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FOUND 16 RESOURCES:

imageClassification and Evolution
Students construct an evolutionary tree of imaginary animals (Caminalcules) to illustrate how modern classification schemes attempt to reflect evolutionary history.

Audience: 13-16

Source: Gendron, Robert

Resource type: Lab activity

imageDarwin's "extreme" imperfection?
Darwin used the words "extreme imperfection" to describe the gappy nature of the fossil record - but is this really such a problem? This article delves into the topic of transitional fossils and explores what we have learned about them since Darwin's time.
This article appears at SpringerLink.

Audience: 13-16

Source: Evolution: Education and Outreach

Resource type: Article

imageEvo in the news: The evidence lines up in early mammal evolution
This news brief, from September 2011, describes the discovery of a new mammal species that highlights just how long mammals have been around. Back in the Jurassic, dinosaurs may have dominated terrestrial ecosystems, but they were not alone. Scurrying around their feet and clinging to the trees above them were the fuzzy ancestors of their successors.

Audience: 13-16

Source: UC Museum of Paleontology

Resource type: Evo in the News article

imageEvo in the news: What has the head of a crocodile and the gills of a fish?
This news brief, from May 2006, reviews what is likely to be the most important fossil find of the year: Tiktaalik helps us understand how our own ancestors crawled out of the water and began to walk on dry land.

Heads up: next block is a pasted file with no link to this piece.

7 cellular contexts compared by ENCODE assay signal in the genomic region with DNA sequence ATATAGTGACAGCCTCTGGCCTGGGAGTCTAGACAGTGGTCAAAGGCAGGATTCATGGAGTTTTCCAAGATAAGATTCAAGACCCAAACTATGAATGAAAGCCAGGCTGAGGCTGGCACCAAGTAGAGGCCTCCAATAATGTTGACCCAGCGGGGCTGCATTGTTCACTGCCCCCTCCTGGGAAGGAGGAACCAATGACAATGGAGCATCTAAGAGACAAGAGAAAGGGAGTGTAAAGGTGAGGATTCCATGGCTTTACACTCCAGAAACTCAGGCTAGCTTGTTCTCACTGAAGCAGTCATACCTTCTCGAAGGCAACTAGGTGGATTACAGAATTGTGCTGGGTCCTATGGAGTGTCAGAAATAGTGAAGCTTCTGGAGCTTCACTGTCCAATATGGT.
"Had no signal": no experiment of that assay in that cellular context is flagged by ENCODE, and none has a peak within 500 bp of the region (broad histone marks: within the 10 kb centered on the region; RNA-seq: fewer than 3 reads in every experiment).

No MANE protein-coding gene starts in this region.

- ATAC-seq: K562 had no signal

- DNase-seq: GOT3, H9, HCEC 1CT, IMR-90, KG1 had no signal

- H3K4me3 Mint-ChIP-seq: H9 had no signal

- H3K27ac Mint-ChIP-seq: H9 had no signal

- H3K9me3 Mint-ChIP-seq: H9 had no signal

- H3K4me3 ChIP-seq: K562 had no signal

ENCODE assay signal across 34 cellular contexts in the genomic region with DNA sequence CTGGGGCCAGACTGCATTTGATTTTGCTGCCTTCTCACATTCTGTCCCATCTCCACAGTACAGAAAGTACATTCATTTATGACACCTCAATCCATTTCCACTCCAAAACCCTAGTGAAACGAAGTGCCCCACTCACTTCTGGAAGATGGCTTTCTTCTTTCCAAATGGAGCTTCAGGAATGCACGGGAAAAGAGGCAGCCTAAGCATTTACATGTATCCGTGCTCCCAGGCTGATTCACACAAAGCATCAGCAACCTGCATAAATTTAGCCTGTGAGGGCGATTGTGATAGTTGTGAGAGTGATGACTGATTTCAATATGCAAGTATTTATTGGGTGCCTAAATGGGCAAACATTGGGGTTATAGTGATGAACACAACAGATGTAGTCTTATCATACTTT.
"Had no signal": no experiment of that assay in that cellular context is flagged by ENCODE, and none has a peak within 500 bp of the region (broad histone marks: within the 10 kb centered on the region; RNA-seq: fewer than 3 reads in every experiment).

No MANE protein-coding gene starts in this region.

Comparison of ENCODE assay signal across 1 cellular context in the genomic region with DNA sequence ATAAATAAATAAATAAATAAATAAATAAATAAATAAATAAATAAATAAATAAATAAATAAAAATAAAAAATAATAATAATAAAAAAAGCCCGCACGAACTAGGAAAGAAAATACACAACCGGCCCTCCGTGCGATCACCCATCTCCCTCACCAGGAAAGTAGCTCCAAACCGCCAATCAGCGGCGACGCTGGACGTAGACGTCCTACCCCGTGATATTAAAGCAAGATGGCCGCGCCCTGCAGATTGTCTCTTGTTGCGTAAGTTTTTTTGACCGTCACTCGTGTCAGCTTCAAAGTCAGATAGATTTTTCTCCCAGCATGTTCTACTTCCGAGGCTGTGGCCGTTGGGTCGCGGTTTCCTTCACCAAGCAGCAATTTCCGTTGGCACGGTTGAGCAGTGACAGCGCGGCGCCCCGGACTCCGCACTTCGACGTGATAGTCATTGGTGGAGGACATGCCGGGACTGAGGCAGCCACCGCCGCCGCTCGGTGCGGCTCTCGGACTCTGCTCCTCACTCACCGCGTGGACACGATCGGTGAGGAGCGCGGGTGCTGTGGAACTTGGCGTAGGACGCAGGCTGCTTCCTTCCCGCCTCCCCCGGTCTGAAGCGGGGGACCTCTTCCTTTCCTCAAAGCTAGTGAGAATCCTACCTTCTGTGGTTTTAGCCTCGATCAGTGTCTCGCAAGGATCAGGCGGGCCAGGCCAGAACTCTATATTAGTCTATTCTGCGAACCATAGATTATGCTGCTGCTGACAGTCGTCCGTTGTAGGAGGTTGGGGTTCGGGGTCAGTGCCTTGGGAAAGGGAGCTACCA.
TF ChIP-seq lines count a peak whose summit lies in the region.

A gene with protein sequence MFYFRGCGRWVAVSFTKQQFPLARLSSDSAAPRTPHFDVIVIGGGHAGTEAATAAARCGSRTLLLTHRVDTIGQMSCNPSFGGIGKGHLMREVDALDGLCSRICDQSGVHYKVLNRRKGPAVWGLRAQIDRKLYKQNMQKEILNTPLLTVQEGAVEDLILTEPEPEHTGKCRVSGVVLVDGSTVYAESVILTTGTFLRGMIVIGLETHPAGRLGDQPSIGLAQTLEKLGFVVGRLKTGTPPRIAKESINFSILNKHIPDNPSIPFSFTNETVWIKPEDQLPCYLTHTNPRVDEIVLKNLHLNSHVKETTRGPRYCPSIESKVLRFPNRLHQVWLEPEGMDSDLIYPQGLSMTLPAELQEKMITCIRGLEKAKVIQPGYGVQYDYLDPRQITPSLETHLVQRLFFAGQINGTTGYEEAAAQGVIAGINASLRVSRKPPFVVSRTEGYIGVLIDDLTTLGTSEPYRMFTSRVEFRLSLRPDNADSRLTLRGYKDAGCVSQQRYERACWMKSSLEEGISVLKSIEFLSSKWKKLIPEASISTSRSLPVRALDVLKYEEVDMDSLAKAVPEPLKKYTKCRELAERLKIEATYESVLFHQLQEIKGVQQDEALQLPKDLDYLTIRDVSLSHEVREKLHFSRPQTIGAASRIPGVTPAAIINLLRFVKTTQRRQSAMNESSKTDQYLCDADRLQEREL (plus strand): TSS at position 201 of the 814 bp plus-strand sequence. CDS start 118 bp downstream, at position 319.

Audience: 13-16

Source: UC Museum of Paleontology

Resource type: Evo in the News article

imageHominid Cranium Comparison (The "Skulls" Lab)
Students describe, measure and compare cranial casts from contemporary apes, modern humans, and fossil hominids to discover some of the similarities and differences between these forms and to see the pattern leading to modern humans.

Audience: 13-16

Source: ENSI

Resource type: Classroom activity

imageThe Missing Link
The setting for this case study is a paleontological dig in East Africa, where an undergraduate student has unearthed part of what appears to be an ancestral human skull. Students read the story and then examine a number of primate skulls. They are asked to build a phylogeny based on their observations.

Audience: 13-16

Source: Strasser, M. Elizabeth

Resource type: Classroom activity

imageUnderstanding Macroevolution Through Evograms
Evograms convey information about how a group of organisms and their particular features evolved. This article explains how to read evograms and delves into the evolutionary history of whales, tetrapods, mammals, birds, and humans.

Audience: 13-16

Source: UC Museum of Paleontology

Resource type: Article

imageClassification and Evolution
Students construct an evolutionary tree of imaginary animals (Caminalcules) to illustrate how modern classification schemes attempt to reflect evolutionary history.

Audience: 9-12

Source: Gendron, Robert

Resource type: Lab activity

imageDarwin's "extreme" imperfection?